This chapter shows how humor, more specifically ridicule, is used to damage national idealism and destroy individuals. Political advocates of the twenty-first-century America square off against a public sphere equipped for instantaneous and voluminous attacks of ridicule organized and orchestrated from the internet via Twitter, Facebook, Instagram, and an array of social media-driven communication platforms. The case study of Governor Sarah Palin is instructive as to how the process works presently. The problems of comedic annihilation remain with us during the 2016 presidential campaign. The decline of civility is observable everywhere, and most Americans would like to see our political sphere move away from its cynical assumptions and toward civility. Public mockery does not contribute to public debate, deliberations, or knowledge.
Robert E. Denton, Benjamin Voth

Chapter 7. Making Black Lives Matter Today

This chapter establishes a clear lacuna in our dialog on race that has diminished and forgotten the arguable architect of American civil rights: James Farmer Jr. More recently, we are experiencing a regression on the question of race that is rooted in a false and pathological history of civil rights that reifies the militancy and not the tenets of Farmer or Martin Luther King. The Black Lives Matter movement is infused with a reified and romanticized notion of the early Malcolm X with calls for more militancy and separatism. Our young people are actively misled in the education about racial history in America about what worked and what did not work; about what hurt and what helped; and about what the difference between love and hate really is.
Robert E. Denton, Benjamin Voth

Chapter 8. What Can We Do? An American Renaissance Predicated on Communicative Idealism

This chapter suggests that despite the adverse and severe attacks on our civic foundations, an era of renewal and political renaissance is possible. Historically, America has overcome worse instances of incivility, and all past predictions of imminent demise have proven false thus far. An ethic of communication idealism can take hold and reverse the spiral of cynicism dominating our politics. Communicative idealism is the practical ability of human beings to end strategic silences that enable and encourage human harm. Discursive complexity is the capacity of an individual, group, or society to consider and entertain multiple points of view. Open-mindedness allows us to be creative and consider alternatives and can lift humanity out of despair and harm. Cynicism is its own worst enemy.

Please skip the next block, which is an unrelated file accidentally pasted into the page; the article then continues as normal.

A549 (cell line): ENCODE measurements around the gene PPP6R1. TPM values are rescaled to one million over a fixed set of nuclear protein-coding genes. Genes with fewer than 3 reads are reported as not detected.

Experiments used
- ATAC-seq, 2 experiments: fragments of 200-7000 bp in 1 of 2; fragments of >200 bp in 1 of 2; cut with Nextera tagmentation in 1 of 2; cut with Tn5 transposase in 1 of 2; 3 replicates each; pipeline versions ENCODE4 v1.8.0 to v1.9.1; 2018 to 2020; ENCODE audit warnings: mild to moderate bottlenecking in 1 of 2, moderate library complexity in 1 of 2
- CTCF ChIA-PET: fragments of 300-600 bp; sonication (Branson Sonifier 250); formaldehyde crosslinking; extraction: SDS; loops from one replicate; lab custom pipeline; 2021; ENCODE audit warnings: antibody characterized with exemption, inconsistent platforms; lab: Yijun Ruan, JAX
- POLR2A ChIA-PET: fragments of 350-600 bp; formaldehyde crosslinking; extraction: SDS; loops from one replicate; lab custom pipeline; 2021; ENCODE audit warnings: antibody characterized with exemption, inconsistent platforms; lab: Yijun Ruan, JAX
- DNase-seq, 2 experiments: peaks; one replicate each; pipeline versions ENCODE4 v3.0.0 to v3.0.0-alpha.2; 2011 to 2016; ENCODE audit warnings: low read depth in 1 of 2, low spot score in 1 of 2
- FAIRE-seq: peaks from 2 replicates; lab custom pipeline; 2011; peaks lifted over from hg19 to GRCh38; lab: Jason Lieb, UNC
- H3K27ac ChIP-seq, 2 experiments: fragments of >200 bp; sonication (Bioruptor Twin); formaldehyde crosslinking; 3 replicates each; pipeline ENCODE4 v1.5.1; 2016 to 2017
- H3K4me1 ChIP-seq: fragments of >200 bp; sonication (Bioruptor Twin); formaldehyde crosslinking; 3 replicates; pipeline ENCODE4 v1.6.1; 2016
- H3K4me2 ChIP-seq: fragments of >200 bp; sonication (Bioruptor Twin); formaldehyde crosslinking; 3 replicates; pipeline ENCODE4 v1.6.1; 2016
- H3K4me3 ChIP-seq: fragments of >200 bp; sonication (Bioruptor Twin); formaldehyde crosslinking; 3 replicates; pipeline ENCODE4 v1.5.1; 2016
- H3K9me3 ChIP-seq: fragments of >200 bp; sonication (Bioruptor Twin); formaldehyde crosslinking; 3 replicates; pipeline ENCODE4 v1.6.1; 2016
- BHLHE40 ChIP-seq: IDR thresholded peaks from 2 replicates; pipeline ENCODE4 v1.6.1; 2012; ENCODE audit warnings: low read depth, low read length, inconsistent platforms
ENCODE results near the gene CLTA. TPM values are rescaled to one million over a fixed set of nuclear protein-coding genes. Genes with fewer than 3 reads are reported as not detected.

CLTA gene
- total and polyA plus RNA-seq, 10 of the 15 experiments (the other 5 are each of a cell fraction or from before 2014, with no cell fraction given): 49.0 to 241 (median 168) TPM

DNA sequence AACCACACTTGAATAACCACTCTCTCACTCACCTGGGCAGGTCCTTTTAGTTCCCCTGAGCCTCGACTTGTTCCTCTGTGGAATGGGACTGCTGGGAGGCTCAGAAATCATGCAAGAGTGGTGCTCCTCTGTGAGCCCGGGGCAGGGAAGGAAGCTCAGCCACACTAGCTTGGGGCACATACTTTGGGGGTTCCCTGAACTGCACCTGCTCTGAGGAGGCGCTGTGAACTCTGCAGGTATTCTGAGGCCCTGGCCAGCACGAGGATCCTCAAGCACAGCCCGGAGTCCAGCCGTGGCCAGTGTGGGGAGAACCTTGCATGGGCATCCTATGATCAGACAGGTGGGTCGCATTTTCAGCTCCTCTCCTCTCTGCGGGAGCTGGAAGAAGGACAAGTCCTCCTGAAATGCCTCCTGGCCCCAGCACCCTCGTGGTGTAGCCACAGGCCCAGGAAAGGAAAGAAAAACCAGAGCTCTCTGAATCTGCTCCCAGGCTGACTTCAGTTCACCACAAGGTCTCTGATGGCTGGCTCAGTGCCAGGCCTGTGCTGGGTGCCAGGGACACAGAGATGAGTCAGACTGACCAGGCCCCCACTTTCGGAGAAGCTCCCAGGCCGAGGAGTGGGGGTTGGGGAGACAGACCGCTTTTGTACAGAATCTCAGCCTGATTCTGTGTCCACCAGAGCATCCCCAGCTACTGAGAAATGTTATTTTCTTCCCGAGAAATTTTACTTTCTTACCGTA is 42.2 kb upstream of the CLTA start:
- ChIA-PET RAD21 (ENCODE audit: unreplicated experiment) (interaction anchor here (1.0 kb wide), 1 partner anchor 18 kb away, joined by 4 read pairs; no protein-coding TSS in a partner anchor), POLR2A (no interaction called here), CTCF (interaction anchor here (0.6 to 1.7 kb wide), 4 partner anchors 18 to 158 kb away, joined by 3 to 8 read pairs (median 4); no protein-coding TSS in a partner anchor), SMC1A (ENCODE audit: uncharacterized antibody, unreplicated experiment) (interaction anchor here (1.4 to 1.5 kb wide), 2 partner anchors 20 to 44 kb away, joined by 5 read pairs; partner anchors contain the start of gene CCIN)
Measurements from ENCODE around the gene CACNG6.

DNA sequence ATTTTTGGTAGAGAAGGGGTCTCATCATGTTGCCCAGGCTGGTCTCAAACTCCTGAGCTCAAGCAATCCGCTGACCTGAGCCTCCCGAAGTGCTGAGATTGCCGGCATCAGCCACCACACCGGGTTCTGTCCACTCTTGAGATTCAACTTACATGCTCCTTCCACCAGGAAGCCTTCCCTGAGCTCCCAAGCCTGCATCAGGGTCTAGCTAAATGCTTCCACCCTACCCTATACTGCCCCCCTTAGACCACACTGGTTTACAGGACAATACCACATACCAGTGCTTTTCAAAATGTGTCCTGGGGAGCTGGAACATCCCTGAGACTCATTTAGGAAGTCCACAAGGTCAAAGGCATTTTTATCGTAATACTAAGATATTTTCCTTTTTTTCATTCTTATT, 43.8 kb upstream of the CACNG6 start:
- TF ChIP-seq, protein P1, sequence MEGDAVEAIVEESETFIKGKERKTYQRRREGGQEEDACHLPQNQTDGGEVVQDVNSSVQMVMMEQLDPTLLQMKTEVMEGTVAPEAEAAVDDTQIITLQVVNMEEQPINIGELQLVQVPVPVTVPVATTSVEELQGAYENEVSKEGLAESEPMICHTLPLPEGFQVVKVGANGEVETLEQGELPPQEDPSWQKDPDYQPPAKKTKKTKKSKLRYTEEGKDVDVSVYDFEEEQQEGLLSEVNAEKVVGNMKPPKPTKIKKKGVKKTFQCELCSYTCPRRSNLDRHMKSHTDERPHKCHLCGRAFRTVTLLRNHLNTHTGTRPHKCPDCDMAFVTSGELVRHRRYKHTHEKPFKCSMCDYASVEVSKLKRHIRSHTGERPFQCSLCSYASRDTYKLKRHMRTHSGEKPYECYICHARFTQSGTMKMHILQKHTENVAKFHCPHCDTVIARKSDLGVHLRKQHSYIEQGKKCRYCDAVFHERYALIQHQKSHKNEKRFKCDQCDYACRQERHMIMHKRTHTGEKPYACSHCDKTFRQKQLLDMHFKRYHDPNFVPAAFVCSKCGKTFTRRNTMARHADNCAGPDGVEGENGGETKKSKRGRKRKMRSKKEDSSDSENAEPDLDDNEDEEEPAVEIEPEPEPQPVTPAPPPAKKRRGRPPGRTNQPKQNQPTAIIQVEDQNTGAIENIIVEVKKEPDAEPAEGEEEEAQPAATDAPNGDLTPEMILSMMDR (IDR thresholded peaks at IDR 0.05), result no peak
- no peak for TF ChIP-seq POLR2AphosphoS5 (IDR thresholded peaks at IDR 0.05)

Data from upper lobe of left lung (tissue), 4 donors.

Robert E. Denton, Benjamin Voth

Chapter 9. The Practice of Politics Today and the Greater Tomorrow

This chapter examines the practice of politics in America. The “hyperpartisan” nature of politics today has resulted in an erosion of people’s trust and respect for government and each other. We find political polarization and social fragmentation between classes, races, ideologies, generations, and even regions of the nation. We call for the restoration of the social contract. By breaking the social contract, the prerequisites of democracy are violated, and government intervenes in daily life, thus imposing upon the liberty and equality of others. We need a national recommitment to the core principles that created and defined America. We need dynamic citizen engagement to cultivate an active, democratic citizenry. Civic responsibility, accountability, and initiative should once again become a keystone of social life.
Robert E. Denton, Benjamin Voth